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Visit any high-end camera store and you’ll see an overwhelming trend: digital equipment and supplies are taking over a lot of shelf space, sitting next to (and sometimes replacing) the tools and materials associated with a traditional darkroom.

But as I talk to successful photographers who have been working in both the film and digital realms for many years, the issue of replacing tools is not the point. In fact, many professional photographers do not replace their old tools with new ones; instead they add to their repertoire. On one day they shoot with a Canon 1Ds or Nikon D100 in raw format; on another day they use a 4 × 5 with a Polaroid back. They choose from cameras, substrates, films and file sizes. The concept determines the tools they use.

The transition that photography is undergoing is much deeper than adding tools to a toolbox. It is about the new ways in which we make and consume the image.

Philipp Scholz Rittermann is a photographer whose career has encompassed commercial and fine-art photography for 30 years on 3 continents. He has been involved in changing technology throughout his career, and has a deep interest in the increased mobility of the image. This is a phrase that Philipp uses to describe a complex set of changes in photography, and what it means for an image to be digital. A digital image is mobile: in a literal sense, the photograph is no longer a fixed object that resides in a specific location; it is often in transmission, existing as code rather than a tangible surface. In a more conceptual sense, there are new questions. What constitutes the “original” version of a photograph? Where does its value lie? When does an image actually become a photograph?

I asked Philipp to talk about the mobility of the image. His ideas are the result of many years of thinking about photography from a personal and historical perspective. His thoughts contain insights not only about the future of photography, but also about how we will preserve the past, and about our own legacy of images: if, where and how they will exist.

What is the “original”?
One of Philipp’s interests is the path a photograph takes from its inception to its final form. More accurately, he points out that there is no longer a specific instance at which we can identify the inception or the final form.

“The photograph is no longer a single object: It’s not a Daguerreotype on a clasp, like the Civil War where you have one photo of your sweetheart, and it’s around your neck. Back then it had to be a single object because of the process of production. Each image was unique; there was no negative. We’ve been working with multiples for a long time, but they came from one original transparency that had to be physically accessed.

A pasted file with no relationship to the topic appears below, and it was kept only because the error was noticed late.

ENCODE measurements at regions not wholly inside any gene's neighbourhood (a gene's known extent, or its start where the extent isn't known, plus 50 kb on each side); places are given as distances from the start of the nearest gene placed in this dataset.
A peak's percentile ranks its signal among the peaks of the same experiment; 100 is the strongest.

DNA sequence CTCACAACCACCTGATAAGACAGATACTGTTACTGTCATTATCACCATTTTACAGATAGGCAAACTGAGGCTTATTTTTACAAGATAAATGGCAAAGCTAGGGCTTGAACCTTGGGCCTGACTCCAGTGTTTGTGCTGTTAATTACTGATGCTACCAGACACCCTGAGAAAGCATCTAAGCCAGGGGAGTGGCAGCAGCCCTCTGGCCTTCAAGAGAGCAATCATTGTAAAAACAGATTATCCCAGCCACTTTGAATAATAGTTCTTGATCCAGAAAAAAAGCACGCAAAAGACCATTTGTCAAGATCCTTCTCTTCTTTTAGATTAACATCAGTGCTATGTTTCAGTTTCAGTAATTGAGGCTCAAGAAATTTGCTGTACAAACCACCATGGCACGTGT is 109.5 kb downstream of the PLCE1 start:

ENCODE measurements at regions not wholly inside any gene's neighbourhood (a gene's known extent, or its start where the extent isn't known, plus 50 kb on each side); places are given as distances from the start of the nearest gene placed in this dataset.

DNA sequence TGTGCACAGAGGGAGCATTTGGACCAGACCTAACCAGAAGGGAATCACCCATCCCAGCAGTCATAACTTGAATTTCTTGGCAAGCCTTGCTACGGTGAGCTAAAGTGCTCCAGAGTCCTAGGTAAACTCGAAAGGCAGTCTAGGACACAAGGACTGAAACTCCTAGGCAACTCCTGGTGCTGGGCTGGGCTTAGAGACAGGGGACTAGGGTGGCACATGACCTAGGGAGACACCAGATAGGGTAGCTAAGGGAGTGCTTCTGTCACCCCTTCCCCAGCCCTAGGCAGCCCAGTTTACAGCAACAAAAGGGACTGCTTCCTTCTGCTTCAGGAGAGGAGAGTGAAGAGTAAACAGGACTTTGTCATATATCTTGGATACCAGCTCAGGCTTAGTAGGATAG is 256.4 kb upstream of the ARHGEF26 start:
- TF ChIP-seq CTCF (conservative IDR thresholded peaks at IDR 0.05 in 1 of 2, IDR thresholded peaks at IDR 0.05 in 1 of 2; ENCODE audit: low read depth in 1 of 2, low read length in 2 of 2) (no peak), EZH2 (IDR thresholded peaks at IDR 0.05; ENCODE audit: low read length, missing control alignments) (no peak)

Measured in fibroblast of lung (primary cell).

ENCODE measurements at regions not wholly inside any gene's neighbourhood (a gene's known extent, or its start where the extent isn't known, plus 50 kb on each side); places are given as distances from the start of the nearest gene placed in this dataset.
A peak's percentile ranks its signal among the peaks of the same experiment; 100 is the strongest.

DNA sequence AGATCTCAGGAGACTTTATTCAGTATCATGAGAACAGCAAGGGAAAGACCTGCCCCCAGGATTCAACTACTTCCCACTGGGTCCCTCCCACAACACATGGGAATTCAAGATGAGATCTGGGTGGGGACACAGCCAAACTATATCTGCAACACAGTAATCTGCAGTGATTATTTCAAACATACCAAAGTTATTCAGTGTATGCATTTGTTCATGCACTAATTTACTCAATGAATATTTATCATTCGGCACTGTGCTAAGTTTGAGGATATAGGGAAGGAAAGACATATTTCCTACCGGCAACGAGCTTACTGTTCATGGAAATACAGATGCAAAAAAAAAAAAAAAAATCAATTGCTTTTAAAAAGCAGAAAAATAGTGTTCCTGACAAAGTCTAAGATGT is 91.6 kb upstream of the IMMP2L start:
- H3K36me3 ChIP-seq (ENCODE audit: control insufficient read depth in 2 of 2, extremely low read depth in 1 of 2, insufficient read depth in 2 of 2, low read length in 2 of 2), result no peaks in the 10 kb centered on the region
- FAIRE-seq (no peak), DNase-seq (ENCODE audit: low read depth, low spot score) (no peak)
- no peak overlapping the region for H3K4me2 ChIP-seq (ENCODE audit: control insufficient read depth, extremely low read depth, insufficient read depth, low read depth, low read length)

“Now that question is more complex when you consider the digital file, specifically in raw format. The raw file is unprocessed data that an original can be derived from.

“It’s not accurate to think of the raw file as the same as the negative. The latent image before the negative is processed is more akin to the raw file. Once you’ve processed the film, the die is cast. Whatever is fixed on that film is what you can print. A raw file however, contains data that can be reprocessed as often as you want.”

With a raw file, you have a collection of bits from a scene. You can, to an almost eerie extent, revisit that scene. You can change the exposure, the temperature, contrast, saturation and so on. Does this mean that the next advancement will be revisiting not only the moment, but also the whole afternoon, in a TiVo-like experience?

Philipp and I talked about implications for collectors of fine-art photography. The quest for the original will always be an obsession for the collector. Will someone pay a lot for the file that has the earliest extension date? With a digital photograph, the question of the original increases in complexity. Is it the raw file? Is it the Photoshop file that has all the working layers? These layers are the digital version of “pentimento”: the underlying images in a painting that show through, conveying the artist’s thinking. As a creator of a digital file, you choose the layers to bring forth, to cover or to reveal. An original painting contains all of that. Which is more valuable, a photograph that actually contains its entire layer history, or one in which its process has been “flattened?”

And what if this file is not kept current with technology? Curators of collections must be IT savvy and update the data for each new iteration of image decoders. If an image cannot be read, then it is lost.

The image’s urge to replicate
Professional photographers have had concerns about copyright infringement, loss of income opportunities and misuse of their images for decades. In the digital realm, replication is rampant, adding to the problem. Philipp describes this as part of the mobility of the image: “The digital image is built to propagate, whether we like it or not.”